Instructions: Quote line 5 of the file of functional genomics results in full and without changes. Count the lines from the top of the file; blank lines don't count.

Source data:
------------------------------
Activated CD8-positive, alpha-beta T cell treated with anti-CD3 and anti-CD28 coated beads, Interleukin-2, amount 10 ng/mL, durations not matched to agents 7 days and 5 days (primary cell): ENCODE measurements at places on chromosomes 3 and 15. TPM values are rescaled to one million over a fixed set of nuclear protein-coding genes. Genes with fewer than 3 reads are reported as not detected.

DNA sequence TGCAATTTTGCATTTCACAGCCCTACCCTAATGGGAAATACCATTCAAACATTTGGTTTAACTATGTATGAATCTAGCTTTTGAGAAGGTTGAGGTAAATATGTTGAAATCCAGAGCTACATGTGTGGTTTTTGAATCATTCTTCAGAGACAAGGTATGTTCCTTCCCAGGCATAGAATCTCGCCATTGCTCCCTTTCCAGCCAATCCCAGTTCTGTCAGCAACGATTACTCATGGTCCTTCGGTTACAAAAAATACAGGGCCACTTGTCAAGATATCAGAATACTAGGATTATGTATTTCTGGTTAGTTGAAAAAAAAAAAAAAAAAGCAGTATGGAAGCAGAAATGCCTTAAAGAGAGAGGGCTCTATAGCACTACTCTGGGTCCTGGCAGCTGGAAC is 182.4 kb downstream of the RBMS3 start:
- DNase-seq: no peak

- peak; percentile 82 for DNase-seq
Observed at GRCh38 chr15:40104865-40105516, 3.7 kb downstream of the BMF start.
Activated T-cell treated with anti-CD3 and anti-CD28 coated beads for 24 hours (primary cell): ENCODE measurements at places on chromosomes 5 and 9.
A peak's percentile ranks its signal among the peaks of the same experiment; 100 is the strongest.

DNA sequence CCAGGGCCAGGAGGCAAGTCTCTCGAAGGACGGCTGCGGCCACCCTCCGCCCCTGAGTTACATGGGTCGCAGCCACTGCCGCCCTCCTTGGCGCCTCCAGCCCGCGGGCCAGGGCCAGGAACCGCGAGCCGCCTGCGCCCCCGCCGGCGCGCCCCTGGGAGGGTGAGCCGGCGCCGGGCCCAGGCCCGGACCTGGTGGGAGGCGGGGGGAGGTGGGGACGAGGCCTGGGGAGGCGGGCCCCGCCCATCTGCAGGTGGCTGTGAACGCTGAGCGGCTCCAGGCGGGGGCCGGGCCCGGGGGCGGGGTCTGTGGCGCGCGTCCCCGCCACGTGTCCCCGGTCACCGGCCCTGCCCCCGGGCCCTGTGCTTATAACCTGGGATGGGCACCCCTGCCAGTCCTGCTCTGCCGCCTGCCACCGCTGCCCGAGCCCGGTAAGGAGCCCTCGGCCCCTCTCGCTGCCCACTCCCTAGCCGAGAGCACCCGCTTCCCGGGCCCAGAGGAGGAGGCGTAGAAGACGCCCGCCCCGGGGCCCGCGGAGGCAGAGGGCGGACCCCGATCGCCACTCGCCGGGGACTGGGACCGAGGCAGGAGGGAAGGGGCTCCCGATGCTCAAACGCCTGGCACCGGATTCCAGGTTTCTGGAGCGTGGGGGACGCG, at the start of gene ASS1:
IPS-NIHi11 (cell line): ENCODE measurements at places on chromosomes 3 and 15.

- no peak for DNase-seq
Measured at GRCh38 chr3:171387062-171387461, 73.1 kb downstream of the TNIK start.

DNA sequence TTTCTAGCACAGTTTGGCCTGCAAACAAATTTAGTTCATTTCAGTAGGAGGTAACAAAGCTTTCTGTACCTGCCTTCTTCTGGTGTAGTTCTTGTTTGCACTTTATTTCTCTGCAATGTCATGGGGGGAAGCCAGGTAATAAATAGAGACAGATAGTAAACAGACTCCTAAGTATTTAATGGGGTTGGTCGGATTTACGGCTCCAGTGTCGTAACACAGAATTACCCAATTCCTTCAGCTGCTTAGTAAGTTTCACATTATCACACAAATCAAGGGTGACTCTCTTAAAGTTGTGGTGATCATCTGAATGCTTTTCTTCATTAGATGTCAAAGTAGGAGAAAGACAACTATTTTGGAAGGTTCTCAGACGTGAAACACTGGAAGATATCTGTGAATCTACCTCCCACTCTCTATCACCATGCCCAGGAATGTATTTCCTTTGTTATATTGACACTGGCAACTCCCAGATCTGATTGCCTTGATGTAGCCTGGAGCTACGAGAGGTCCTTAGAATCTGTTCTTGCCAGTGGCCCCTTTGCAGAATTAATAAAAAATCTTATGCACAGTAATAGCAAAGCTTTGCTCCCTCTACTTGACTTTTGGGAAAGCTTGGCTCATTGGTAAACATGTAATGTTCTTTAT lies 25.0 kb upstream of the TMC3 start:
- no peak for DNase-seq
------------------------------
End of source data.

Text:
Observed at GRCh38 chr15:40104865-40105516, 3.7 kb downstream of the BMF start.